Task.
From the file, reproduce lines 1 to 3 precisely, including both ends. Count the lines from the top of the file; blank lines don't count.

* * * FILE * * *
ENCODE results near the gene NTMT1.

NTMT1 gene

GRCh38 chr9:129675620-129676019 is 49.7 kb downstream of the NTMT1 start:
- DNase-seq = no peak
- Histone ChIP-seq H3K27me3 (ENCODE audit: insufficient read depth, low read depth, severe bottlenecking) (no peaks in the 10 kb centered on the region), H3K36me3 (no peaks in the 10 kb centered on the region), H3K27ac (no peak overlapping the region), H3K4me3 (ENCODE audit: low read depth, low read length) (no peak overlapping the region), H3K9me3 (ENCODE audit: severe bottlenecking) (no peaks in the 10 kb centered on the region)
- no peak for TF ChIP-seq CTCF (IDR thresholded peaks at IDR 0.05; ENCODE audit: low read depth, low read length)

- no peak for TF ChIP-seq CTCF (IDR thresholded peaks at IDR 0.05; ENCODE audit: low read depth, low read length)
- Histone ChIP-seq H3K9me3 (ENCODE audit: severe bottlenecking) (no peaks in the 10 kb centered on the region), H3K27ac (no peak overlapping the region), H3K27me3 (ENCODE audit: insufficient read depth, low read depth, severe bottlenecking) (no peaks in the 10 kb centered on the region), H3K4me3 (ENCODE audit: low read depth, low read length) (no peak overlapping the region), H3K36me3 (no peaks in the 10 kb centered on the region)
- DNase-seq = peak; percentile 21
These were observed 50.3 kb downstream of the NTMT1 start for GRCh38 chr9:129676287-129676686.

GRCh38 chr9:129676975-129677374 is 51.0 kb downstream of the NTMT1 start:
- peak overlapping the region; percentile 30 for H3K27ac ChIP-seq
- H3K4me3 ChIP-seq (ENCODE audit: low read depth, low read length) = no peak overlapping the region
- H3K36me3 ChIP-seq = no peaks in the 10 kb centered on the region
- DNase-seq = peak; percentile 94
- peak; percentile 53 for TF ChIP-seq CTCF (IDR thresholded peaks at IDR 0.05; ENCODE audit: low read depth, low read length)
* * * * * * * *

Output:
ENCODE results near the gene NTMT1.

NTMT1 gene

GRCh38 chr9:129675620-129676019 is 49.7 kb downstream of the NTMT1 start: